Cars were being checked on the outskirts of Abbotsford, Wednesday afternoon, when drivers were asked to show their licenses. The lights on cars were checked at the same time.

(Thursday, September 21, 1944) Immunizations Center At High School, Mon. Morning

The immunization center will be held at the high school, Monday, Sept. 25. Please note a change in time. It will be at Abbotsford at 10:00 o’clock in the morning and at Dorchester at 2:00 o’clock in the afternoon, according to a communication from Mrs. Elizabeth Stewart Helwing, Clark County nurse.

Small pox vaccinations and doses of diphtheria toxoid will be administered.

(Wednesday, Sep 20, 2006, Vol. 45, No. 38, Page 9 | Tribune Phonograph)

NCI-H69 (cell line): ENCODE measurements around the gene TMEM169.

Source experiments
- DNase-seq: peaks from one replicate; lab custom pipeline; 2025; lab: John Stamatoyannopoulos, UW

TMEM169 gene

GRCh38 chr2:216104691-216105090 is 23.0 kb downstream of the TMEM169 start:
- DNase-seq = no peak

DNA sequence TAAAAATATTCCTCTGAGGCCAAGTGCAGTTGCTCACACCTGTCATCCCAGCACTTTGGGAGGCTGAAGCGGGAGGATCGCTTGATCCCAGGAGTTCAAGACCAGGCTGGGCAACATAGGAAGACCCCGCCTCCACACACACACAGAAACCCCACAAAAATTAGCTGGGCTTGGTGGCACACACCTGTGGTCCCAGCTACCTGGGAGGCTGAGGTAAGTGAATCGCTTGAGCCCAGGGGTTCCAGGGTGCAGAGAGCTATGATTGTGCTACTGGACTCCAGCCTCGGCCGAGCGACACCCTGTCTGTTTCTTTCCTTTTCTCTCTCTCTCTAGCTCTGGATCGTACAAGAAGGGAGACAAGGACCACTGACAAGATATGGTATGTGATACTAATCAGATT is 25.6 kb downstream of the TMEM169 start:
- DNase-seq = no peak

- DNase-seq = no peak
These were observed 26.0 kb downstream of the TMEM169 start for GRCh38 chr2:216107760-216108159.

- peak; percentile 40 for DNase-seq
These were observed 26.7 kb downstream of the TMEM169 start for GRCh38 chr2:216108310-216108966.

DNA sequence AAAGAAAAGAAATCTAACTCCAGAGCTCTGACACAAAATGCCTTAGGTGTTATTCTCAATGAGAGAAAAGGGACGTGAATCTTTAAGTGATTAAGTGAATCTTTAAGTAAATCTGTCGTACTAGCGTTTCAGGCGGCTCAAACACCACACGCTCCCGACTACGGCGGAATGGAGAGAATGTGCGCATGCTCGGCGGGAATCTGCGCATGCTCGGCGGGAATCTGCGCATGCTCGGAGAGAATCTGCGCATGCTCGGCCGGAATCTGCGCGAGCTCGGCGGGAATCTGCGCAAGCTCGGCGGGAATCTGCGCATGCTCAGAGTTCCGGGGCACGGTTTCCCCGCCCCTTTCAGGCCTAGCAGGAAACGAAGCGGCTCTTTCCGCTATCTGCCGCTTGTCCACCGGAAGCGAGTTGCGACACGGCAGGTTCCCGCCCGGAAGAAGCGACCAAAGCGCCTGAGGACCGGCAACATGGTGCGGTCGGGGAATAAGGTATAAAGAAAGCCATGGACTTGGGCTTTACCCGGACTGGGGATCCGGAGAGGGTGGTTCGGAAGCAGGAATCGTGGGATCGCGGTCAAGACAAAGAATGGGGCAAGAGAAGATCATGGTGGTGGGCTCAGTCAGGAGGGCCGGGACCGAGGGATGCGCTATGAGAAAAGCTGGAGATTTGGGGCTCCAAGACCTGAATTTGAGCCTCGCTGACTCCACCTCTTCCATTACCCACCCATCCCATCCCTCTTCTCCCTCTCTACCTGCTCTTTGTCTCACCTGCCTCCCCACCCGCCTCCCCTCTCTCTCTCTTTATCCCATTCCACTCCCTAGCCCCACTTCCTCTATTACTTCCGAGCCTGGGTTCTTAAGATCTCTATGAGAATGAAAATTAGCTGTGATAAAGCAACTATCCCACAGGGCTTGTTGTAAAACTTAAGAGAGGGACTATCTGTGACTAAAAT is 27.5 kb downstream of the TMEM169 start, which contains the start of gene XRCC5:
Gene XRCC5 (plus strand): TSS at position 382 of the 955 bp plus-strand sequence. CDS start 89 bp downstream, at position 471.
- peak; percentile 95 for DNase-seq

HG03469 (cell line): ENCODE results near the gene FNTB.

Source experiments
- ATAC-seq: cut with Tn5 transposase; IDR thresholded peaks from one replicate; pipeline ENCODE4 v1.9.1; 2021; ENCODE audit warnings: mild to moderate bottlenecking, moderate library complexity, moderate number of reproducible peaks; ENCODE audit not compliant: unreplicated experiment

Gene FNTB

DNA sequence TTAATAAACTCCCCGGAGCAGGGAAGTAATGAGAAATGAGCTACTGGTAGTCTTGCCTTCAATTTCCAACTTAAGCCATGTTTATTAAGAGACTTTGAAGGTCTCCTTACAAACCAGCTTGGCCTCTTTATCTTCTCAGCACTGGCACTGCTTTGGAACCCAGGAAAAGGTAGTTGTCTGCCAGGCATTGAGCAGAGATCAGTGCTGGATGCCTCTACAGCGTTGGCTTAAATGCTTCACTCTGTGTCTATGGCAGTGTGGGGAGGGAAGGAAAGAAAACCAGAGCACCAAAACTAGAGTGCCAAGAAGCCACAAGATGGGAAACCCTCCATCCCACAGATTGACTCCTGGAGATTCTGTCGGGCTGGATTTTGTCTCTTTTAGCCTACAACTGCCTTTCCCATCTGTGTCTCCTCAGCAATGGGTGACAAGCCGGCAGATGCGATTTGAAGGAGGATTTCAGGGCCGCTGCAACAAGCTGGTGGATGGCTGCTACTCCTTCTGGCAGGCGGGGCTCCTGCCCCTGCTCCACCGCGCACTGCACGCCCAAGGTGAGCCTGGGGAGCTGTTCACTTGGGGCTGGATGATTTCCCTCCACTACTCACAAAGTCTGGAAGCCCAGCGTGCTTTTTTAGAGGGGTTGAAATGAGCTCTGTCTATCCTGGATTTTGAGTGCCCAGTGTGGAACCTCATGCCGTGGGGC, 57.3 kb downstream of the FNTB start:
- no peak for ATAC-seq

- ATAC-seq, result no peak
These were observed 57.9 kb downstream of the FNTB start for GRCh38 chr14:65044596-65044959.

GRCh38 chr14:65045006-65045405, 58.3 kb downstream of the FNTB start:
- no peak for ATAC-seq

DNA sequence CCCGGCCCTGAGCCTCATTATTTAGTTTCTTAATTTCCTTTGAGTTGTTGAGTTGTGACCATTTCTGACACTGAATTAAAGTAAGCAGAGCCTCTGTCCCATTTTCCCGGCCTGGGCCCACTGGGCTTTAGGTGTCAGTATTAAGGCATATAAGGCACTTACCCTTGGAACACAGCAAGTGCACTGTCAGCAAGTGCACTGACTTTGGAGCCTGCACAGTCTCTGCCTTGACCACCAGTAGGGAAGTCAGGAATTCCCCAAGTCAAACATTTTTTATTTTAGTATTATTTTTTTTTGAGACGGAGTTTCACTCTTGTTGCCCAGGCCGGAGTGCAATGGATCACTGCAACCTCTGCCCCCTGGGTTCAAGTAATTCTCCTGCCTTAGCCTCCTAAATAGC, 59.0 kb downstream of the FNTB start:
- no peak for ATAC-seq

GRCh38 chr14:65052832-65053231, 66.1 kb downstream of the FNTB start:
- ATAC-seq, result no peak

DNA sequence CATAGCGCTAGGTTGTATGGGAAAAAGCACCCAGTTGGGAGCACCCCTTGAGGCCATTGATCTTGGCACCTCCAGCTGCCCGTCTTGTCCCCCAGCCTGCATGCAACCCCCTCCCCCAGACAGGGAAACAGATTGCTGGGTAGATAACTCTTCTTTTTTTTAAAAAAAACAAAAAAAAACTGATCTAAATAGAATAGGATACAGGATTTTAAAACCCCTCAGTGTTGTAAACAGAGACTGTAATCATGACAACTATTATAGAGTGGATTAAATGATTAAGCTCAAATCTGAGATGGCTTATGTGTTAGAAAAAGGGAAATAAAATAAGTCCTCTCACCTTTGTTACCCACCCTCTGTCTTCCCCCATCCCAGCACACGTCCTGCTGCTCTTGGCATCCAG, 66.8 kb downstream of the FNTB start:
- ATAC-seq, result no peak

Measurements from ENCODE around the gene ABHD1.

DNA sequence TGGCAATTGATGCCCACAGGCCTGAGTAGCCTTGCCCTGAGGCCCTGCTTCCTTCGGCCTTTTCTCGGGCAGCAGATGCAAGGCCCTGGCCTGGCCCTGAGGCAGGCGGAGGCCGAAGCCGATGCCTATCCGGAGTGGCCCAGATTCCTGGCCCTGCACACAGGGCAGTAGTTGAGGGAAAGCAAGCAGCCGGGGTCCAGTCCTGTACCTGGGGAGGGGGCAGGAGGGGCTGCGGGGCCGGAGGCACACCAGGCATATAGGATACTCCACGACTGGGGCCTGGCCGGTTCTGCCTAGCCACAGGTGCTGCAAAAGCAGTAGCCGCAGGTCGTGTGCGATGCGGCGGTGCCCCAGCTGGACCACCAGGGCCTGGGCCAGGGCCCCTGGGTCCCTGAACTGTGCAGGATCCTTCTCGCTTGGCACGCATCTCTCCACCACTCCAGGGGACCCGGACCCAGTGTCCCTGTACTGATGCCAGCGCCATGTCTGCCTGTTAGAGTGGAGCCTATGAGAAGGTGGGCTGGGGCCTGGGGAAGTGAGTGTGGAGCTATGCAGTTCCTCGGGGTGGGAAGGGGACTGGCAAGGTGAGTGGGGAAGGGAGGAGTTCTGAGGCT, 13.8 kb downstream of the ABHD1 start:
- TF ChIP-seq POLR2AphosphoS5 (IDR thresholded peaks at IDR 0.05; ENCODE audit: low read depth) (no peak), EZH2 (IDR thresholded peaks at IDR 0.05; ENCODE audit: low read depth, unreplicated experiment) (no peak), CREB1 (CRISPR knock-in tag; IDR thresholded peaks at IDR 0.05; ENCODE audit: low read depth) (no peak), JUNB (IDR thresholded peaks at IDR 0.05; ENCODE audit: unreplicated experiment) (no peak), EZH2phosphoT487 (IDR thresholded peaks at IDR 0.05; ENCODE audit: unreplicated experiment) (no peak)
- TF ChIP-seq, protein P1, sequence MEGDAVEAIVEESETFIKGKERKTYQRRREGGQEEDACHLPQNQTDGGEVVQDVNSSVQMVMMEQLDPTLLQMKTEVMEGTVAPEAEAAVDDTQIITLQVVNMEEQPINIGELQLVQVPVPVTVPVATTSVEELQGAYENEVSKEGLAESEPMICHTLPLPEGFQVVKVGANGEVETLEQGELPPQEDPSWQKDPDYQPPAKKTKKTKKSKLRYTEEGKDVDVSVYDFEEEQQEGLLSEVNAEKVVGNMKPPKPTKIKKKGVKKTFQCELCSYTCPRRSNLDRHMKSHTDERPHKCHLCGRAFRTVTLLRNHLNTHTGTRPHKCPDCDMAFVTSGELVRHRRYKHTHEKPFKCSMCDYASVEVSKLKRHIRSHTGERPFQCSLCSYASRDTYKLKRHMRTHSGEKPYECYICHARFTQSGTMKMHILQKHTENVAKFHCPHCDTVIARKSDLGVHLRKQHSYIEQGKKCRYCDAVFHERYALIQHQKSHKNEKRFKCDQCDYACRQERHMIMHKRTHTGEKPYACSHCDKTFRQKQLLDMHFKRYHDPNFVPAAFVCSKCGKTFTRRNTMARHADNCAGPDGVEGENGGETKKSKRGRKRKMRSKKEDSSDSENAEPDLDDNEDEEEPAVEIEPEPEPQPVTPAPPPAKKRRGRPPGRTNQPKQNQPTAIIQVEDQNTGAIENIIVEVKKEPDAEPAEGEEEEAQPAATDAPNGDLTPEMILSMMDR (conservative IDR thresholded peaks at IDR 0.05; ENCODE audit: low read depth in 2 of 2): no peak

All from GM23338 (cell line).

(Thursday, September 28, 1944) Now Is The Time To Mail Christmas Parcels Overseas

If you want to be sure your Christmas package reaches that service man or woman overseas in time for Christmas, you should mail it between now and Oct. 15, the Office of War Information says, on the basis of information from the armed services.

Only one package may be sent by or for a person or concern t nay one soldier in any one week between now and Oct. 15 and the 30-day period, Sept. 15 to Oct 15 is the only time during which packages maybe sent to soldiers overseas without a specific written request from the soldier or without an APO postmark from the soldier to whom the gift is to be sent.

Mark the package "Christmas Parcel," and use a label that does not look like a postage mark or stamp. Print the address so that it will not run, streak, smudge or fade, and put an additional copy of the address and return address inside the package, so that if the package comes apart, the additional copy may be used.

Wrap and pack the parcel securely so that the material sent will reach its destination in good condition.

(Wednesday, September 27, 2006, Vol. 46, No 39, p 5 | Tribune - Phonograph)